Behind the scenes of me with Eva during the photoshoot :) I’m wearing the large wool and silk traveling hat I created while Eva wears the leather tricorn I made her for an indoor playful look.
Corsetry as an original foundation of ballet is often overlooked. Many of the ideals of carriage and motion hark back to the original clothing worn for ballet which was not like a modern bodice. The corset and structural underpinnings of original opera ballet costumes of the 18th century show full sets of stays underneath entire gowns with panniers. In the 19th century, the rise of Romanticism, woman dancers are able to have more freedom of movements in their corsets and tutus sans full gowns.
Breanna mentioned Marion’s article when I couldn’t find a tulle to color match the custom dyed silk fabric for The Lilac Fairy, and it was super handy. I read up on her suggestions and picked a set of 4 different tulle colors to layer to create a coordinating romantic tutu. Each layer is doubled up so there are a total of 8 layers of tulle in the final tutu. At 4.5 yards in each layer, that makes 36 yards of fabric of varying widths.
I love to see where gowns from our shop make their way out in the world. My client was kind enough to share some images of the lovely Wisteria in Velvet gown at her ball in Vienna, Austria. The final design has a sheer ruffle added to the bustline and flowers trailing down the skirt in continuation of the flowers on the corset.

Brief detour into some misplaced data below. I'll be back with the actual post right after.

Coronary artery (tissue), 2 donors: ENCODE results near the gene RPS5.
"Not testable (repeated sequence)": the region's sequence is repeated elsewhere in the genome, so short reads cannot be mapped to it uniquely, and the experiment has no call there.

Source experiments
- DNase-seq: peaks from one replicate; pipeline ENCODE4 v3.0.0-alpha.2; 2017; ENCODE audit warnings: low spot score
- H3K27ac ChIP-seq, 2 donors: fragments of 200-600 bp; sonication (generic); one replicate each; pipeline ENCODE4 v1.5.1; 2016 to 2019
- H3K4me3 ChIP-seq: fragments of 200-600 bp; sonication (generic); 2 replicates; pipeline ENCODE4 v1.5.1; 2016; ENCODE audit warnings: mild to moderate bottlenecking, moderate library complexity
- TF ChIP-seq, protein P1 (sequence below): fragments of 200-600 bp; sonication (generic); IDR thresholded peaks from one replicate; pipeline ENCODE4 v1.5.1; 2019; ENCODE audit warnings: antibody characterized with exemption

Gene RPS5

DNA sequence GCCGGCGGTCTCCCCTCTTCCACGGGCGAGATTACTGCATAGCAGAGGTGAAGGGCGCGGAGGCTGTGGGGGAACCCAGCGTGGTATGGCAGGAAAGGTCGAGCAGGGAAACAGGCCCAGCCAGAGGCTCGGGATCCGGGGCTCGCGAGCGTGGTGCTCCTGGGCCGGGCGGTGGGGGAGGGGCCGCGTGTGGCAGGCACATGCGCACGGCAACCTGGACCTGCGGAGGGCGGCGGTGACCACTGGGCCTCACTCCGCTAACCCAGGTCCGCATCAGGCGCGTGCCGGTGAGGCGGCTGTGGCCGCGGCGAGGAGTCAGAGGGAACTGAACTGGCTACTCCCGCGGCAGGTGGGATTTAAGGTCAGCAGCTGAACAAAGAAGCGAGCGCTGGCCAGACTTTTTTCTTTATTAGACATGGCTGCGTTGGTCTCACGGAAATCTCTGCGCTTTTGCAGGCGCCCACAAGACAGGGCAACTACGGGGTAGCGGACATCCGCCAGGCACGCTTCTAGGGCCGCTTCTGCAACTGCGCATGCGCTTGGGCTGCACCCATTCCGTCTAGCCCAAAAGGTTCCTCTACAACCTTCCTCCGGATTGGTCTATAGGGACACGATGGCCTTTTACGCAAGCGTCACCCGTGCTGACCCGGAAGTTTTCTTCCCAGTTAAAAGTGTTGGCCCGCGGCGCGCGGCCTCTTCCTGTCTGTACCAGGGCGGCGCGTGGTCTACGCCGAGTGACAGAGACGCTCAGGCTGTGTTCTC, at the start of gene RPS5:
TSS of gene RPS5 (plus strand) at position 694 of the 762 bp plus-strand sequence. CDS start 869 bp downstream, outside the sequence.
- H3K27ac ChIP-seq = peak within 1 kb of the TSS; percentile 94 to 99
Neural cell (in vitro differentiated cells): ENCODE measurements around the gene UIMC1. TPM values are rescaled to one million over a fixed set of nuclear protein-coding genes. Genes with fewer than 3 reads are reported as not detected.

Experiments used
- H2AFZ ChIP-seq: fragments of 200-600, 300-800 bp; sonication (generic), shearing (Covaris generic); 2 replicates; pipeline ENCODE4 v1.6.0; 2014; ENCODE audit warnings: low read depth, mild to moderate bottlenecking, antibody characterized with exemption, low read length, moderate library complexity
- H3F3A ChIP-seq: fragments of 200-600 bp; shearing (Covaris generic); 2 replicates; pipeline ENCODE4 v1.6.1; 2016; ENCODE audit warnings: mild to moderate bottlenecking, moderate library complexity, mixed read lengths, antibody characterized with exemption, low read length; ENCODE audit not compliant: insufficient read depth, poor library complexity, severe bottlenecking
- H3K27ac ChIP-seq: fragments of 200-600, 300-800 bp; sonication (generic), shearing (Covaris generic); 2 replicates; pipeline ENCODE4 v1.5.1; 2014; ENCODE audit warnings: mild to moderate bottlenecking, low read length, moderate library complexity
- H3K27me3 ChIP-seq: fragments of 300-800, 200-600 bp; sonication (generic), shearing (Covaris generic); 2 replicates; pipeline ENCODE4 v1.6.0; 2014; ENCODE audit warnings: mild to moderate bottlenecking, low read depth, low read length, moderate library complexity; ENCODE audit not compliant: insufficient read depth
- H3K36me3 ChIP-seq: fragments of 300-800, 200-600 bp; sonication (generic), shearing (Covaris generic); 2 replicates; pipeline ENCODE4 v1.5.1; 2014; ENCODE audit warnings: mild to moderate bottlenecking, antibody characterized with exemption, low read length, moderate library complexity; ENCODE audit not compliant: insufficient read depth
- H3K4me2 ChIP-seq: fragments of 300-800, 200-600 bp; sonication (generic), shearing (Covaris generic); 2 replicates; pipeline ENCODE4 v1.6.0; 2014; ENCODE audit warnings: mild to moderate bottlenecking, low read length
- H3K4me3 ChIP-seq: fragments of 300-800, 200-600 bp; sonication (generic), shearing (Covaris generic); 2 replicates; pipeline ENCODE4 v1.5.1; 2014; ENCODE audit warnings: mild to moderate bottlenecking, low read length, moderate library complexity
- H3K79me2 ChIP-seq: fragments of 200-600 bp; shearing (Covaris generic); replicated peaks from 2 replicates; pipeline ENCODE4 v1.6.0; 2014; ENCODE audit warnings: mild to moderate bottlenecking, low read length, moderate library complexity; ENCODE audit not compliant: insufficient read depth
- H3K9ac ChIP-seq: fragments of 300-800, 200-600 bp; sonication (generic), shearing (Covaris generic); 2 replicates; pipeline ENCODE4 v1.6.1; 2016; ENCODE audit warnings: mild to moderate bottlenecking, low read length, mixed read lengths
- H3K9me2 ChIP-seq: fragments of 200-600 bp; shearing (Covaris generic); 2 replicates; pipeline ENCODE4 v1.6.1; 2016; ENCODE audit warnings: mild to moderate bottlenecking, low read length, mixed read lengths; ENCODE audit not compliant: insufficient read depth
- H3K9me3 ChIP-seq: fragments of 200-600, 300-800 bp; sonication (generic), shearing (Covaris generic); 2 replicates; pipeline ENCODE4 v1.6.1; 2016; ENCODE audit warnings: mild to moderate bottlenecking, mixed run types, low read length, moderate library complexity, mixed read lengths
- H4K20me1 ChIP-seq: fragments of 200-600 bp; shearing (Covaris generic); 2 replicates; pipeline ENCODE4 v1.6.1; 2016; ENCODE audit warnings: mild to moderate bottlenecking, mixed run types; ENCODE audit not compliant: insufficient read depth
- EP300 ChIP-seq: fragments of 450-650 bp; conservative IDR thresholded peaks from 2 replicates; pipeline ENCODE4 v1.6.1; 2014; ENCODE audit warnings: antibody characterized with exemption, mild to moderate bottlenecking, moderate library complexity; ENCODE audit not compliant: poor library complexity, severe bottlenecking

Another lovely trying on this gown. Half way done with the gown, while it was still on the form, I had decided it was a failure. Something convinced me to continue on and with a lot more hand sewing it finally was close to what I envisioned! It has looks fabulous on all three ladies I’ve tried it on thus far.
This is my first time dying coutil. It turned out fairly even. I learned that since the edges of the fabric on dot coutil tend to roll, it is more likely to be streaky near the edges. So either in future I’d dye a larger section than I needed to cut the corset or I need to figure out some way to stretch the fabric and dye it that way. So much to learn!
The collar needed to stand up in the back but I wanted to do so without requiring my client to heavily starch the lace each time. Because the lace is so sheer I decided to create a collar stand of buckram covered with lace topped with a clear plastic horsehair extension. The extension needed to be flexible and near invisible so the beauty of the lace would stand out. The flexible nature of the fake horsehair allows for my client to get the standing effect without losing range of motion of her neck. Continue reading Victorian Purple Wedding Gown: lace collar & buttons